Bomb threats made via AirDrop ground flight
A high school student is now facing the long arm of the law, after he used Apple's AirDrop to send a bomb threat to other passengers on an American Airlines flight.
AirDrop is a technology used by Apple products like iPhones to quickly send and receive files between devices. It can be quite useful in offices or education settings, but it has been weaponized by some bad actors.
According to a report from local El Paso news station KTSM a juvenile was arrested and faces charges relating to a bomb threat made via AirDrop during an American Airlines flight. The juvenile was attempting to AirDrop files with other users on the flight, when a prompt would appear on their devices stating, "I have a bomb would like to share a photo."
This is achieved by renaming the user's device to "I have a bomb" in the Settings app. It means users don't have to accept the AirDrop to see the bomb threat.
The flight was taxiing before takeoff when the threat was made. The flight was grounded, and passengers had to exit the craft for inspection.
The juvenile ultimately confessed to what they had done. Evidence of the action was found on their iPhone. They are facing felony charges in El Paso.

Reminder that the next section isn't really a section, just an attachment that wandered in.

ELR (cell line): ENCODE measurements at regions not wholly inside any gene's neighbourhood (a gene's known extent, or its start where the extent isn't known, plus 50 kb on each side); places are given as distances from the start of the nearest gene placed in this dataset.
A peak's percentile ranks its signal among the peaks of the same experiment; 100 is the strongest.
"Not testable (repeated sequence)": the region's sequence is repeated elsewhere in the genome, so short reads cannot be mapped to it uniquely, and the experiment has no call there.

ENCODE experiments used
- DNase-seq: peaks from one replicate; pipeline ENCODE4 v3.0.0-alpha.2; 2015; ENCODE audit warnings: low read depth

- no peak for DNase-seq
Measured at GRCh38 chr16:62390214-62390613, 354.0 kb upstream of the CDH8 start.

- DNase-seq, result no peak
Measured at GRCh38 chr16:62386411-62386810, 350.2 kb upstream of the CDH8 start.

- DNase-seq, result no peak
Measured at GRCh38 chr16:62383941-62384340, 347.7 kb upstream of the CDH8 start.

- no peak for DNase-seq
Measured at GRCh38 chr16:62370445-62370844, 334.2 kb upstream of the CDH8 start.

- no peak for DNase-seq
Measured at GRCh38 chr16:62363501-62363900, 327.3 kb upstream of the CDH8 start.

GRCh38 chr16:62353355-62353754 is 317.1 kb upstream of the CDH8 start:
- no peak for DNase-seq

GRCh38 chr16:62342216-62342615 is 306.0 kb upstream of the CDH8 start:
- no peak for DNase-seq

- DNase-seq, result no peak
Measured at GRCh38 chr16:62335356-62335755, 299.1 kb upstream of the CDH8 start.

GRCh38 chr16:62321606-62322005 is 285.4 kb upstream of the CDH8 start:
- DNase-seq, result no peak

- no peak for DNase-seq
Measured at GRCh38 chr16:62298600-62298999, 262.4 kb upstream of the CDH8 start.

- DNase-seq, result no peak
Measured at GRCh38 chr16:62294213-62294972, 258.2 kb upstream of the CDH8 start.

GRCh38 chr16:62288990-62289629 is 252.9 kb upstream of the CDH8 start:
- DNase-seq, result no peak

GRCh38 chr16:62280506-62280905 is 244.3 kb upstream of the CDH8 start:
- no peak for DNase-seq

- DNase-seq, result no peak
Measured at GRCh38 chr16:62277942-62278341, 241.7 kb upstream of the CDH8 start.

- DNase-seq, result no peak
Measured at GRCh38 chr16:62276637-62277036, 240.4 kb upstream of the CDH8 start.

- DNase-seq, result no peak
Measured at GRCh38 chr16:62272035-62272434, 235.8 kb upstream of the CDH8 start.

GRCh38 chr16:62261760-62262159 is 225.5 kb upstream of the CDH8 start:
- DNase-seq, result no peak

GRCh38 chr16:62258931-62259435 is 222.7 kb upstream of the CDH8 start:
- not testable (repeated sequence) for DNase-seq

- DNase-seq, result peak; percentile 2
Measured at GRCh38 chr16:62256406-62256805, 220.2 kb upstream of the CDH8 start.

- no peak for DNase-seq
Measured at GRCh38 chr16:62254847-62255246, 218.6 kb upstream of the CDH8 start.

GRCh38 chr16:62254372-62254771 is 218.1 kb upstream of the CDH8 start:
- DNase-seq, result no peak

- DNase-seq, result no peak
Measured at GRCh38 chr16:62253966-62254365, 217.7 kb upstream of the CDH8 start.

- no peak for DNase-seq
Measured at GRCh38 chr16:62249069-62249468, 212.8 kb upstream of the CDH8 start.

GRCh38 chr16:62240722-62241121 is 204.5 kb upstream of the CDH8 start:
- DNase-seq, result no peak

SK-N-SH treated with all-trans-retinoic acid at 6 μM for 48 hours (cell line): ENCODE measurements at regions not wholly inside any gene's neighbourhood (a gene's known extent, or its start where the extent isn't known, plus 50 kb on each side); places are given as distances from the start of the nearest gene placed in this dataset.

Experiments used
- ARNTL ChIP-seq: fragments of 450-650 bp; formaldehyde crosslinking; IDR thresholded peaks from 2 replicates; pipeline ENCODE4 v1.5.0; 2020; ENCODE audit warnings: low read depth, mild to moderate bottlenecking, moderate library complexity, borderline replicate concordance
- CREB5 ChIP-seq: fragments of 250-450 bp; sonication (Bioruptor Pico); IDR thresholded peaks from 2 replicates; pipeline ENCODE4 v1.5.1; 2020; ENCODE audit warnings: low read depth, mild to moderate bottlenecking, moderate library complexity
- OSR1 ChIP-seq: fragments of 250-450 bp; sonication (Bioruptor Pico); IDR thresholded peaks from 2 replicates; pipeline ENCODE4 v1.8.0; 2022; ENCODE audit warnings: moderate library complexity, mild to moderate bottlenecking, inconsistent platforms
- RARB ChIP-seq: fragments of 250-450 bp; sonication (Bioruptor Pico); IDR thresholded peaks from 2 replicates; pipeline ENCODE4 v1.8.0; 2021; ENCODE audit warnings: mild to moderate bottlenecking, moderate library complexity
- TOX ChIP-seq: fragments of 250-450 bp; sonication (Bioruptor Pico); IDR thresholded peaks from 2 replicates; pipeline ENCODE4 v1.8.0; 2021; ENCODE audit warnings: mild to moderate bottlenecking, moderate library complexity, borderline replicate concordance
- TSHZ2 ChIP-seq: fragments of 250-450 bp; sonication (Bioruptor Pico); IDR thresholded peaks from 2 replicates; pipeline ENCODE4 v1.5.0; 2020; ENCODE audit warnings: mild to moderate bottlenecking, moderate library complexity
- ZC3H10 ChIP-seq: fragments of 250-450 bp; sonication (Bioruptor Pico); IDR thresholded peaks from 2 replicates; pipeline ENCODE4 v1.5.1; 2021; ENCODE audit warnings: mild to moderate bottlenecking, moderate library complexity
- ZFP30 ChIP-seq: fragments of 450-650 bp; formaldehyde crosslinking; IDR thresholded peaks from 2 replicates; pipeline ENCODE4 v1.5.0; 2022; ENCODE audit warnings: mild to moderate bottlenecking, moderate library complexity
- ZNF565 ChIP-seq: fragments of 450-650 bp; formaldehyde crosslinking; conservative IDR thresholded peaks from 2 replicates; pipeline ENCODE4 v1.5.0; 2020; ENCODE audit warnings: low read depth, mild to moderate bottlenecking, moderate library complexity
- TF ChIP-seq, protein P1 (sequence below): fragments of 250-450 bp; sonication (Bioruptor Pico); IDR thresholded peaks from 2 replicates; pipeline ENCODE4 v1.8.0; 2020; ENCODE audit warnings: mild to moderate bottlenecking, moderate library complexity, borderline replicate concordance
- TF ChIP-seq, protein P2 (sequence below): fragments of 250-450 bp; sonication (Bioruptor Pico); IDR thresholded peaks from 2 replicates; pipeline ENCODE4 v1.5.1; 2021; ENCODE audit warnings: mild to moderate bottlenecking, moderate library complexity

A statement from the Texas Department of Public Safety was shared via Twitter.
NEW: Juvenile detained in El PasoTX will be prosecuted. Pittsburgh Central Catholic confirmed students were on board this flight & detained. Sources tell me the student who airdropped this message was a Central Catholic student. Awaiting more info from the Diocese of Pgh #WTAE pic.twitter.com/06DO836YtU— Marcie Cipriani (@MCipriani_WTAE) February 20, 2023
The report doesn't mention which passengers were receiving the bomb threat. There are two possibilities that the student could have exploited to use AirDrop in this manner.
One option is that the AirDrop settings for those passengers receiving the threats could have been set to "Everyone." This has been an issue before, as unsolicited nudes nearly canceled a Cabo flight.
Although, anyone who has updated to iOS 16.2 or later will have a 10-minute limit for setting AirDrop to "Everyone." It reverts to "Contacts Only" after that short time, and users will no longer be discoverable by anyone not in their contacts.
That means the student was likely sharing the threat with classmates who had them in their contacts. In either case, the result is a grounded flight, angry passengers, and a felony charge.